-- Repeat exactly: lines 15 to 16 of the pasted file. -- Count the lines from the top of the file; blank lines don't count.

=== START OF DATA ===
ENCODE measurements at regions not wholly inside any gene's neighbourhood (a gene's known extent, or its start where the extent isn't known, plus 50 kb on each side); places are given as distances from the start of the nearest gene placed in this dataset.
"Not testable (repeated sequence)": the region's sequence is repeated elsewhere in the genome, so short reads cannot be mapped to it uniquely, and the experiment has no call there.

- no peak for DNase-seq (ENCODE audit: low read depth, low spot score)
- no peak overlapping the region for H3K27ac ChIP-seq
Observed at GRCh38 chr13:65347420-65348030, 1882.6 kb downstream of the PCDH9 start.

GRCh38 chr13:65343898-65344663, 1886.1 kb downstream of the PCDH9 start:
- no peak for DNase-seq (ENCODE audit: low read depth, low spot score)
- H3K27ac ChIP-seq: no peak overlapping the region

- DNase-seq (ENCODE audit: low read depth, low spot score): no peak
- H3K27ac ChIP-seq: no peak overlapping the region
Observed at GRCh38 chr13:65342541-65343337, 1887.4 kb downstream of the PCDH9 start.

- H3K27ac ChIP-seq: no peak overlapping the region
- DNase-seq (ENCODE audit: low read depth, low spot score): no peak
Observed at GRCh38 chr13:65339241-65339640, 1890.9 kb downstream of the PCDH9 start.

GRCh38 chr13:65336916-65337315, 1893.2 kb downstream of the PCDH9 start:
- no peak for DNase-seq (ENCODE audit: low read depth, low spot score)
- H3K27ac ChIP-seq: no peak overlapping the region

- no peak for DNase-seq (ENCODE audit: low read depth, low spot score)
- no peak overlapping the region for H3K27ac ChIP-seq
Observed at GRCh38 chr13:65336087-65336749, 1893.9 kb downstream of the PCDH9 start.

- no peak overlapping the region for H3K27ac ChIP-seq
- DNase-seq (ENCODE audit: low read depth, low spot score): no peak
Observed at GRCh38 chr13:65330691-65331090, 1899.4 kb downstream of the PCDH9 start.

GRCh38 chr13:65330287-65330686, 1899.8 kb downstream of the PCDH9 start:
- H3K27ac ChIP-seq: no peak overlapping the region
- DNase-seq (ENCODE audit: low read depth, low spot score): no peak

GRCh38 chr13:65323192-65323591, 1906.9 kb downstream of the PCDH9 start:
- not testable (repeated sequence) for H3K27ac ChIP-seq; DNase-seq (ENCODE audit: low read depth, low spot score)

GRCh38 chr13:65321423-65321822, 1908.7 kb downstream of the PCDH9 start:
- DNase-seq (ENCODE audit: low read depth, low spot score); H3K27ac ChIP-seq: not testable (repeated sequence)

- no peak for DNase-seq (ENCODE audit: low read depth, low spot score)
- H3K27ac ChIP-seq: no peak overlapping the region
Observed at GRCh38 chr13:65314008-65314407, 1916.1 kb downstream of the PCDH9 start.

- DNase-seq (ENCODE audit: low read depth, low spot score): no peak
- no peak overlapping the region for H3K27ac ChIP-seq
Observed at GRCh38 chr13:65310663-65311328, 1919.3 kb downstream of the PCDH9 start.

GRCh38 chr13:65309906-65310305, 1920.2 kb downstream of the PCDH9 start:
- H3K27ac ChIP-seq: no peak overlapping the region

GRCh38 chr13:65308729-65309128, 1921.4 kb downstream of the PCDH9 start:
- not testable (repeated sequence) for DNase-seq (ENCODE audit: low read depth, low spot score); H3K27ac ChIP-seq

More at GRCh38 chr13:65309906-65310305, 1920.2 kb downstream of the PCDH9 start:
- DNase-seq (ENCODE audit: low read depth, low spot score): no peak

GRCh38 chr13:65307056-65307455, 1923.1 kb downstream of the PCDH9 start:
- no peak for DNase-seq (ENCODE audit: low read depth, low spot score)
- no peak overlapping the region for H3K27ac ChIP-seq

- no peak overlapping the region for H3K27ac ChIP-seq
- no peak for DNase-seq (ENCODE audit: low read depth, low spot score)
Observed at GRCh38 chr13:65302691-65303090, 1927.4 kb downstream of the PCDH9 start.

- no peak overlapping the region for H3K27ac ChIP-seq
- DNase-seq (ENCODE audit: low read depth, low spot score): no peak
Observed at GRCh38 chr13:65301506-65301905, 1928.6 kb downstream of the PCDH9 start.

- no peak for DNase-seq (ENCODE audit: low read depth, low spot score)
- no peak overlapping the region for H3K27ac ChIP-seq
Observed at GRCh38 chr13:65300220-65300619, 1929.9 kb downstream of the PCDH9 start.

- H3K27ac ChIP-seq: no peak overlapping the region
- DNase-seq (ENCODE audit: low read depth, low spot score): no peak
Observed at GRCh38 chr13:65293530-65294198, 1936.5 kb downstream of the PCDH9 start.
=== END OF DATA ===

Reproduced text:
GRCh38 chr13:65336916-65337315, 1893.2 kb downstream of the PCDH9 start:
- no peak for DNase-seq (ENCODE audit: low read depth, low spot score)